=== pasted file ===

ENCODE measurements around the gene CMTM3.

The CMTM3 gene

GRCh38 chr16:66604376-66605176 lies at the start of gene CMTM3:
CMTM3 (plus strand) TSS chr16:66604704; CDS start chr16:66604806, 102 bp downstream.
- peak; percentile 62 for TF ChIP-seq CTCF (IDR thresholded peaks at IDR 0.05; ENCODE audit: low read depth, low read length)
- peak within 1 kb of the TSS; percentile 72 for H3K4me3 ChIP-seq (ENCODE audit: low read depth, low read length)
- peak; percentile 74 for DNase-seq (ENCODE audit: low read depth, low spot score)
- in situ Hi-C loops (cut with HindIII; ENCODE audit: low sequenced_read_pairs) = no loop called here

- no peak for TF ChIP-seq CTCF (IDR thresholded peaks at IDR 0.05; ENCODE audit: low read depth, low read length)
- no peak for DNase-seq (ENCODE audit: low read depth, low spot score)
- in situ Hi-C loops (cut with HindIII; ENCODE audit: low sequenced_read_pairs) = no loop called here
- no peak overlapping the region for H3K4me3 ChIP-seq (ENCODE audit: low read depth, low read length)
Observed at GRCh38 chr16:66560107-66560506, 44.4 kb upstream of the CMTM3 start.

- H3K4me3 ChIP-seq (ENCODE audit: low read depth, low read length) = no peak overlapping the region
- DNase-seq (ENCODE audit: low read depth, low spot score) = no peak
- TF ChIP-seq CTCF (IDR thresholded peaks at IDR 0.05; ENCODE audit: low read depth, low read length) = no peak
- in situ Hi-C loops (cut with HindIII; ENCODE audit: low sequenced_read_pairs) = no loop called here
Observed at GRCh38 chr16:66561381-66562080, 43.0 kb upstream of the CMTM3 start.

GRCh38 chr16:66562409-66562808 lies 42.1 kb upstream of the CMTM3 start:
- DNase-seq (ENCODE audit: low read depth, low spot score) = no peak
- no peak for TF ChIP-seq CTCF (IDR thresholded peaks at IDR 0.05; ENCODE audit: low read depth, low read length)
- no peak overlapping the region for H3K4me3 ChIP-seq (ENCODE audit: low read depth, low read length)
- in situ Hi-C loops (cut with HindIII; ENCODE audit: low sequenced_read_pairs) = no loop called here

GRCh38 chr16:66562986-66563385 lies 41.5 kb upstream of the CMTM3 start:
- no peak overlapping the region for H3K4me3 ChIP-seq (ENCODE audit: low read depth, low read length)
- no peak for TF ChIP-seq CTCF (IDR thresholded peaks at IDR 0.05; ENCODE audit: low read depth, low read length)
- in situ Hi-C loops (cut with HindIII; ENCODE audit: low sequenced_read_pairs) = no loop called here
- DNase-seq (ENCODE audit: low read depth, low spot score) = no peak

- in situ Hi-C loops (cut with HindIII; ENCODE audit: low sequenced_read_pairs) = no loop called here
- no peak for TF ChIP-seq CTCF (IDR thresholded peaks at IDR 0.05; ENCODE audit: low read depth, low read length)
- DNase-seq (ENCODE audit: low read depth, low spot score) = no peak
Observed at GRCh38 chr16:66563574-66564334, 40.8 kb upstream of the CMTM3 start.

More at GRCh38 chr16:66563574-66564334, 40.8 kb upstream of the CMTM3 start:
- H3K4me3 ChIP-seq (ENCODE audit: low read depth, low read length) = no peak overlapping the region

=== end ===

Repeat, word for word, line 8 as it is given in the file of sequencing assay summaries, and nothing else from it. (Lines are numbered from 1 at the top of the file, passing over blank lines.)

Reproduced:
- in situ Hi-C loops (cut with HindIII; ENCODE audit: low sequenced_read_pairs) = no loop called here